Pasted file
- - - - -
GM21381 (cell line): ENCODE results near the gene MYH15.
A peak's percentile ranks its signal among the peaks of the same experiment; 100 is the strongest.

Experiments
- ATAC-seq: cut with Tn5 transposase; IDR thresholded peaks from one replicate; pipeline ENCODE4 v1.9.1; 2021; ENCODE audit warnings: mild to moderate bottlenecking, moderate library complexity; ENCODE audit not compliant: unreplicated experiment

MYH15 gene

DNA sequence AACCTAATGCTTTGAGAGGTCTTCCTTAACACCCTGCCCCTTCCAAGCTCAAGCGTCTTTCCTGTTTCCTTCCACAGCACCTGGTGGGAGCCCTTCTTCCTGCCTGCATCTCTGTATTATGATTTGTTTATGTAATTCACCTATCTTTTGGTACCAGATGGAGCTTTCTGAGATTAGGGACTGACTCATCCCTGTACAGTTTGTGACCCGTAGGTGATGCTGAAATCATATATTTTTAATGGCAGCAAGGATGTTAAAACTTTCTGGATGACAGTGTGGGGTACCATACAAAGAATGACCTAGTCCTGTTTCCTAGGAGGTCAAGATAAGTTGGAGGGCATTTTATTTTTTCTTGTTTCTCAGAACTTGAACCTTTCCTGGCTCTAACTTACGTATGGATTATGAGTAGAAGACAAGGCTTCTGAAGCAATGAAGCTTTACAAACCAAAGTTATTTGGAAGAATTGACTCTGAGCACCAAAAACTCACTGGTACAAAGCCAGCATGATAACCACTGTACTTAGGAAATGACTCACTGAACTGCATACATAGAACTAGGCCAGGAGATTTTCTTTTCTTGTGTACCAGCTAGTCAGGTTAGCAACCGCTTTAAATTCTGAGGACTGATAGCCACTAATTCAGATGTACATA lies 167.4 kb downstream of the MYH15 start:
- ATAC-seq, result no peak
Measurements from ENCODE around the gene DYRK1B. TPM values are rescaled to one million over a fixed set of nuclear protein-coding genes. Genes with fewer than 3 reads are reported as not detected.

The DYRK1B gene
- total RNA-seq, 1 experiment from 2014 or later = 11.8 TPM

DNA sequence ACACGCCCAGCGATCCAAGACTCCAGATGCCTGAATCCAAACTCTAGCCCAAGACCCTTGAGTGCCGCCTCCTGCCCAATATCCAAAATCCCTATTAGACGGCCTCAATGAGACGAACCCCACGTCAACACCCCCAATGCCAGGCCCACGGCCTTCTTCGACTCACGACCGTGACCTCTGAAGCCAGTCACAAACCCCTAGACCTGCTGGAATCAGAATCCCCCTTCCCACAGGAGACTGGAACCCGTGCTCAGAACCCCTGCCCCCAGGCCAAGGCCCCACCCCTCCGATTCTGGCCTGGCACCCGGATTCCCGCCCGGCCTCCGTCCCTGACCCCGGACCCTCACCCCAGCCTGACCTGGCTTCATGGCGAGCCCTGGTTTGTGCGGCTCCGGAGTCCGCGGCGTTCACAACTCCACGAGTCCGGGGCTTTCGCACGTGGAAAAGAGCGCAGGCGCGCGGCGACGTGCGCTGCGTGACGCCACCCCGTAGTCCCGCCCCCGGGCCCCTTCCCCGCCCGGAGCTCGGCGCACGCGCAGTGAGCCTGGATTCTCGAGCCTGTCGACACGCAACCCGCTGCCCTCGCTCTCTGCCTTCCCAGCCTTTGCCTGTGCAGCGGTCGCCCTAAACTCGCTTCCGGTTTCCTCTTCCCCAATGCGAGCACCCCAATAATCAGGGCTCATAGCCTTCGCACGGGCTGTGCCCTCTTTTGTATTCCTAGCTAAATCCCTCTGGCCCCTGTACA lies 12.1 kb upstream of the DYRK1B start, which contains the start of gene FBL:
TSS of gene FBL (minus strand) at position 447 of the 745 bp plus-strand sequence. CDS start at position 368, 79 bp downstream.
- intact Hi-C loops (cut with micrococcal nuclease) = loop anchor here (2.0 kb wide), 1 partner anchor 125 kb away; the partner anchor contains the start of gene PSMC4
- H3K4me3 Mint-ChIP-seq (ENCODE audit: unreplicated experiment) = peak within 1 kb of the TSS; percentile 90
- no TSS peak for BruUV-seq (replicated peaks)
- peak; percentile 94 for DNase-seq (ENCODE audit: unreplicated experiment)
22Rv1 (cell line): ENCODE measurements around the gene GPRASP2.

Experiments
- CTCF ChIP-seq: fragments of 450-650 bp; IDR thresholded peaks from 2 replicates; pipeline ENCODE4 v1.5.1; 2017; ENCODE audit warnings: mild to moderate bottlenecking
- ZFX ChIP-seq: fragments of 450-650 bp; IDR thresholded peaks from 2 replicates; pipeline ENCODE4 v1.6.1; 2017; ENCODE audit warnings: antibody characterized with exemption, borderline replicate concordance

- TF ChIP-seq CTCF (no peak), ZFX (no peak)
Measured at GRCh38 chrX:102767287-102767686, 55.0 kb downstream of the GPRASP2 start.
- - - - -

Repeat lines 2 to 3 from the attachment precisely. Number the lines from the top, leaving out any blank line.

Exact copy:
A peak's percentile ranks its signal among the peaks of the same experiment; 100 is the strongest.

Experiments